After his emerging artist award speech that drew a standing ovation at last year’s NCECA conference, the ceramic community fell in love with Roberto Lugo. His drive, mission, and outspoken nature were refreshing in a field saturated with quiet, passive passion. Last March, he launched into his speech with a spoken word poem about prejudice, poverty, art, and community and everyone in the sleepy auditorium perked up. I was moved by his speech at NCECA, but I couldn’t help but wonder if his artwork could also hold its own on stage, with an equally as confident, impassioned, informed, and poetic rhetoric. Lugo’s current show at Ferrin Contemporary proves that it can.
Above Image: Roberto Lugo, Ghetto Garniture: Wu Tang Worcester Exhibition, Image: Courtesy of Ferrin Contemporary
The exhibition titled Ghetto Garniture: Wu Tang Worcester (August 22-October 12, 2015) is eclectic, offering multiple points of entry to his concepts including avenues of history, humor, and pop-culture. The exhibition is like flipping channels on TV, consecutively passing Sesame Street, MTV music videos, CNN, the Antiques Roadshow, and WWE wrestling. It shares with television a feeling of saturation, a group of topics combined to satisfy every wildly different type of viewer in one sitting. An impossible task, but it brings attention to the challenges of living in a diverse culture. But instead of having all these channels and feeling like there is nothing worth watching, Lugo engages throughout.
The show features Lugo’s work created during his artist residency at Project Art in Cummington, Massachusetts. The collection includes ceramic pots, an interactive mosaic, painting, drawing, and photographs. Some of the work was created in collaboration with other artists including sculptor Alexandra Jelleberg and photographer Bill Wright. In Chain Composition Lugo is photographed by Wright wearing a wrestling champion necklace and the paired photo titled World Champion of the World: Defiant is of a young boy with a ceramic wrestling belt, both props made by Lugo. His interest in collaboration is connected to his ongoing commitment to strengthening community through teaching, raising money for people in need, and mentoring young students.
“My experiences as an indigent minority inform my version of Puerto Rican American history.” Lugo said. “With my education in critical theory, art education, art history, and studio art I have developed a studio practice that fluidly communicates with diverse audiences. I bring art to those that do not believe they need to see it and engage in deeper ways of knowing, learning, and thinking.”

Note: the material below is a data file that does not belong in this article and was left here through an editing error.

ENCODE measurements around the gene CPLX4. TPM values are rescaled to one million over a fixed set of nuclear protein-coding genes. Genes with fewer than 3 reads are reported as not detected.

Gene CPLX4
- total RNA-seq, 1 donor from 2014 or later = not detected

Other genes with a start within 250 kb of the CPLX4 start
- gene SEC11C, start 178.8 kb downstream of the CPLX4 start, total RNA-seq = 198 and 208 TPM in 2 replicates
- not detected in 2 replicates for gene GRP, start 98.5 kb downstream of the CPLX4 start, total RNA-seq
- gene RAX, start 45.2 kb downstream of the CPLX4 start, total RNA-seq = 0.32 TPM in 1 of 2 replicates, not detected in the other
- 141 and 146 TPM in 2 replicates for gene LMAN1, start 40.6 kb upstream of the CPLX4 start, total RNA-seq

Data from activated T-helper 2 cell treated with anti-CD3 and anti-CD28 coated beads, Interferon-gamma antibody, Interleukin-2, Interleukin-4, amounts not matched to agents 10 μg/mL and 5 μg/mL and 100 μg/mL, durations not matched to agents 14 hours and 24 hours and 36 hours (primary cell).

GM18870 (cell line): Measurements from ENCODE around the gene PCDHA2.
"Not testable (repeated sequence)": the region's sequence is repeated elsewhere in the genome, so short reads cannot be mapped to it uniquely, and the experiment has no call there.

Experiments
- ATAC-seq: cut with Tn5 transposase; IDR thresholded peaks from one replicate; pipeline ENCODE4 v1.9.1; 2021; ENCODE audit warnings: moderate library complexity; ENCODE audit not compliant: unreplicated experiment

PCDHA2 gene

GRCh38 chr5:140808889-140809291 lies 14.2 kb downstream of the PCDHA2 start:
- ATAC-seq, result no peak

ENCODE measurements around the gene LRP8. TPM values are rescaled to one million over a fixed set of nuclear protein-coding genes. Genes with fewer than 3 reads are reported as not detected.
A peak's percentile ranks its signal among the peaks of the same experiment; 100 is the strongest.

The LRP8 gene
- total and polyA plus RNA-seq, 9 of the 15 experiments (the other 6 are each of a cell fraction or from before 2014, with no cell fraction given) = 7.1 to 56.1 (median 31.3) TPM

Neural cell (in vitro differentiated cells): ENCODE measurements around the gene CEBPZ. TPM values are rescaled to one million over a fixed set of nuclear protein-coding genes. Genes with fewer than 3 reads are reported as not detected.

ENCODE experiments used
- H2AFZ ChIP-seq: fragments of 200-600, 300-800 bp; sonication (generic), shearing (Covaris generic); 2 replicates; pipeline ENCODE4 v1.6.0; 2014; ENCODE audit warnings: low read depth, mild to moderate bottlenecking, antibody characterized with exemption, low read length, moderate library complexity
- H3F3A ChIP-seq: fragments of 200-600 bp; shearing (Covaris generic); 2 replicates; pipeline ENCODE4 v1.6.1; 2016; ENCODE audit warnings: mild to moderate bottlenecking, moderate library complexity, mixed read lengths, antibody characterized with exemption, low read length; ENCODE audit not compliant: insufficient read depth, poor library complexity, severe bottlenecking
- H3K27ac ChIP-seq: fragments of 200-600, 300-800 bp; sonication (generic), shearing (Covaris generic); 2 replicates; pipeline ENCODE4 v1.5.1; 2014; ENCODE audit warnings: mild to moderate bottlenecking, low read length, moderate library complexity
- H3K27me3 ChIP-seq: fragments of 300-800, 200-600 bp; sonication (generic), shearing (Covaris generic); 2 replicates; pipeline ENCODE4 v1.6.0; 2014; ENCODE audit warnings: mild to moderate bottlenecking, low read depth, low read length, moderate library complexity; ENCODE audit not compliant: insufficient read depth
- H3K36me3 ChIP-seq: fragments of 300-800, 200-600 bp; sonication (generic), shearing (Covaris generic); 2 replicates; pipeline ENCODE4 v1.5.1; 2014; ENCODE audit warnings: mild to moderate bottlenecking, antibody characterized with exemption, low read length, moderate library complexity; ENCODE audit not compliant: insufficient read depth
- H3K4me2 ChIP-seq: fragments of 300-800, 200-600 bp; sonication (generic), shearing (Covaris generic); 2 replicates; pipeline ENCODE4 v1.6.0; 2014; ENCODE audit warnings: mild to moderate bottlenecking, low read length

Lugo’s work is autobiographical, but not egotistical. He presents his life and humanity, from family deaths to his interest in the Wu-Tang Clan, as something for the viewer to relate to. Simultaneously feeling connected and alien is what gives the show the ability to move. You may end up feeling something like: “if I can empathize with losing a loved one, maybe I can understand the Wu-Tang clan too.” A brilliant culturally progressive metaphor.
One of the most poignant pieces in Ghetto Garniture is We are All Kings 2015, an urn decorated with the portraits of Mike Brown, Travon Martin, Eric Garner, and Rodney King – all subjects of recent controversial black deaths.
Lugo explains the intent behind the urn:
“This piece was inspired by the recent losses of Black lives through controversial means. Through these tragedies, the statement “Black Lives Matter” was made popular and has created conversation about race equality in contemporary society. My hope in making this piece is to create a tangible work reflecting this idea. By creating an urn, I am creating an object that will live beyond current events. In the same way that royalty has been given tribute in the past, I am paying homage to these lives by placing their images on this piece. My claim is that all of humanity is equal. Rather than take a side, my work hopes to appeal to reverence for all lives lost regardless of race, in the belief that we are all kings.”
According to the gallery, the show “stimulates new conversations around cultural tolerance,” but I think this is misleading. To tolerate is to allow something to exist that you don’t necessarily agree with – this show is more optimistic. Ghetto Garniture parallels our cultural landscape and history stimulating conversations about the still-unfolding path to wide-spread acceptance, embracement, and, ultimately, celebration of diversity.
In a lecture at Harvard, Lugo made a point that gets at the essence of his work:
“I realized when I was painting Michael Brown’s portrait at 2:00 a.m. I could have been him – he could have been me.”
Justin Crowe is a Writer and Director of Operations at CFile.
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